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Citing budget woes, Pa. to close two prisons

HARRISBURG - Pennsylvania officials said Friday that they would close two prisons by June 30, the latest step to fill a swelling shortfall in the state budget.

HARRISBURG - Pennsylvania officials said Friday that they would close two prisons by June 30, the latest step to fill a swelling shortfall in the state budget.

Five of the 26 state correctional institutions - one each in Allegheny, Mercer, Wayne, Schuylkill and Luzerne Counties - are being considered for closure, the Department of Corrections announced. The department is to announce Jan. 26 which two it will shut down.

The closures will affect at least 800 employees and several thousand inmates, the department said. Corrections Secretary John E. Wetzel said that every affected employee will be offered a job elsewhere, and that other sites in the 26-prison system have room for the inmates.

Projected to save between $89 million and $163 million a year, the move comes as the Wolf administration works to address a budget gap it says is nearing $600 million and could more than double next year.

How the Republican-controlled legislature responds could offer a glimpse of what lies ahead as the governor and lawmakers seek answers to the recurring budget problems.

Rep. Tedd Nesbit (R., Mercer) questioned the decision. "We need to study this and not make a quick decision, to make sure we're doing the best thing possible," said Nesbit, who said prison jobs have been good for his area.

State spending on corrections has surged over the years - to $2.23 billion in the last fiscal year from $1.3 billion a decade earlier. The current prison population is about 49,000 inmates, down from a high of approximately 51,700 in 2012, but still higher than in past decades. An analysis of the facilities says the population ranges from 1,105 inmates at SCI Retreat to 1,876 at SCI Pittsburgh.

Corrections officials said the cuts have no relation or impact on the planned opening this year of a $400 million institution to replace Graterford Prison in Montgomery County. Wetzel also said the department hoped to cut in half the number of people living in halfway houses, netting a savings of about $40 million.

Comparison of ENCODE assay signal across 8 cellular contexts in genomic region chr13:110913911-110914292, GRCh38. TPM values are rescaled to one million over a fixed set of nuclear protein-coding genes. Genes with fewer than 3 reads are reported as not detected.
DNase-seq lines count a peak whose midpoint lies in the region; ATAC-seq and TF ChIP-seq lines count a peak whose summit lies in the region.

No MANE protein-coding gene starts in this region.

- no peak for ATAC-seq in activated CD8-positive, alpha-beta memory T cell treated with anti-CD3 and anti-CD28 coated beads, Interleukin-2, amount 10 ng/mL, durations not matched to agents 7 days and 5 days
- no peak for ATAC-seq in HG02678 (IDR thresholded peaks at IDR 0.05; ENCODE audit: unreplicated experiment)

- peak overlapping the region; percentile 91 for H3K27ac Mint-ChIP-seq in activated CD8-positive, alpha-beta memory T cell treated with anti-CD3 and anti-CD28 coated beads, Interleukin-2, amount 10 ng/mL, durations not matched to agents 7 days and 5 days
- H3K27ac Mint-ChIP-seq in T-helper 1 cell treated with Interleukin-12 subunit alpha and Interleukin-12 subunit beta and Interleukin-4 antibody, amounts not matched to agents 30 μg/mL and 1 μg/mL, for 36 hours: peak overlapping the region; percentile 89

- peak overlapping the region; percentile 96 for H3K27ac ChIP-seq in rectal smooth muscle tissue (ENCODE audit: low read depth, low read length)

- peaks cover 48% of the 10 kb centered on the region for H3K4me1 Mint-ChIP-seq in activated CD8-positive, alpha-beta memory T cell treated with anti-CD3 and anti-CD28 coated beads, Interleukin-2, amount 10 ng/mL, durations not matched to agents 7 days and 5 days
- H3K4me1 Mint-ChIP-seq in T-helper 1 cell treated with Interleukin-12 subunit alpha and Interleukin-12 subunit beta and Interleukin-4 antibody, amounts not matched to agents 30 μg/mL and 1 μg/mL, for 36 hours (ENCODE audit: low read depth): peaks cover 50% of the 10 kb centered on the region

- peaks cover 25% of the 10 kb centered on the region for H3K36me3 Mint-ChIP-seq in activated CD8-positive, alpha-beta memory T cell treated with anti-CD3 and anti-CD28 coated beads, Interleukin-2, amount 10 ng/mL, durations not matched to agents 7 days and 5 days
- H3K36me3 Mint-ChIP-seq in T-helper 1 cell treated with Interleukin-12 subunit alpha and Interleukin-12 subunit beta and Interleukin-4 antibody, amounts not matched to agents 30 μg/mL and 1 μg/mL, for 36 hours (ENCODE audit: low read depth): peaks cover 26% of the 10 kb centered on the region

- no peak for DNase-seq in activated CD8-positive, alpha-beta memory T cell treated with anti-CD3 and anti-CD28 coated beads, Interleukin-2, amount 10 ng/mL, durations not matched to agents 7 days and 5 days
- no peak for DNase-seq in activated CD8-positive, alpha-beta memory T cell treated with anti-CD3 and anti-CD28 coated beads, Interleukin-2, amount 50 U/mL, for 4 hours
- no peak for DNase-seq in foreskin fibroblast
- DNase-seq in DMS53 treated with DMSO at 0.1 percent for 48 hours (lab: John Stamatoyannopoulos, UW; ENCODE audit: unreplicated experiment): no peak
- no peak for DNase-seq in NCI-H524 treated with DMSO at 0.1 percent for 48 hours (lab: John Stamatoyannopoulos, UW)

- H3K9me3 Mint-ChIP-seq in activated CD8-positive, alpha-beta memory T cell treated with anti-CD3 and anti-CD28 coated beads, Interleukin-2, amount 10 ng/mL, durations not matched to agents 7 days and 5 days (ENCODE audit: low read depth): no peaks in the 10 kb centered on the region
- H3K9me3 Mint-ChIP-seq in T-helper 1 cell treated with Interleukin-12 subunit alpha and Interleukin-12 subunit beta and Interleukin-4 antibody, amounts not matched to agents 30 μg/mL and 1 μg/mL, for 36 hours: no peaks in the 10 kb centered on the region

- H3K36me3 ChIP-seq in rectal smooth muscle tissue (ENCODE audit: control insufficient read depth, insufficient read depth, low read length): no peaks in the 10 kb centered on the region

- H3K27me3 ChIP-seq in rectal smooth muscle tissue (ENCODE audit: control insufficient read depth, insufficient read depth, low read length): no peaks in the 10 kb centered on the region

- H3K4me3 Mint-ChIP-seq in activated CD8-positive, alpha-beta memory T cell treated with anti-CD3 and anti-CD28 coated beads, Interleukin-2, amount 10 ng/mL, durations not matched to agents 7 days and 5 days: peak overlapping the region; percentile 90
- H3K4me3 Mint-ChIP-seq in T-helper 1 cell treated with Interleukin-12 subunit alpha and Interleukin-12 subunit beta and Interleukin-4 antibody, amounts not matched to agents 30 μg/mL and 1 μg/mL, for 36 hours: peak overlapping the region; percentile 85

Still, the president of the corrections officers' union questioned the decision and urged the legislature to hold hearings.

"It's disappointing the Wolf administration has already made a decision to close two prisons without any public input whatsoever and is now strangely leaving five communities twisting in the wind for several weeks," Jason Bloom, head of the Pennsylvania State Corrections Officers Association, said in a statement. "Closing these prisons will uproot families and damage the local economies in these communities. This administration continues to have extremely optimistic projections about the state prison population."

Sen. Wayne Fontana (D., Allegheny) said he understood the budgetary need to evaluate the prison system, but believes the weeks-long timeline to the closing is too short to allow legislators and the public to weigh in.

"They need to find the ones that are least effective, least efficient," he said. "I happen to think Pittsburgh isn't one of them and it should remain open."

The announcement comes days after Wolf announced that government agencies would consolidate human resources and information technology services, and that the state would expand its review process for new leases. The administration has also signaled it would work toward eliminating vacant positions, all part of the effort to address the financial woes without proposing broad-based taxes, like sales or income taxes.

"Both leading up to and in the governor's budget address on the 7th, there will be a variety of measures looking at streamlining government, making cuts where they're smart and looking for efficiencies to address the budget deficit," Wolf spokesman J.J. Abbott said Friday.

Senate Judiciary Committee Chairman Stewart J. Greenleaf (R., Montgomery), who has advocated prison reform, said the closures shouldn't be viewed as related to the state's other budget woes.

"We don't want to create employment just by putting people in jail," he said. "For years, I've been advocating for this, and it wasn't until the bad economy hit us that everybody started to jump on board with it. We do need to be careful of where we can save money, and if we can save money on corrections, we should."


Staff writer Justine McDaniel contributed to this article.

Correction: A previous version of this story misstated the state prison population at its 2012 peak.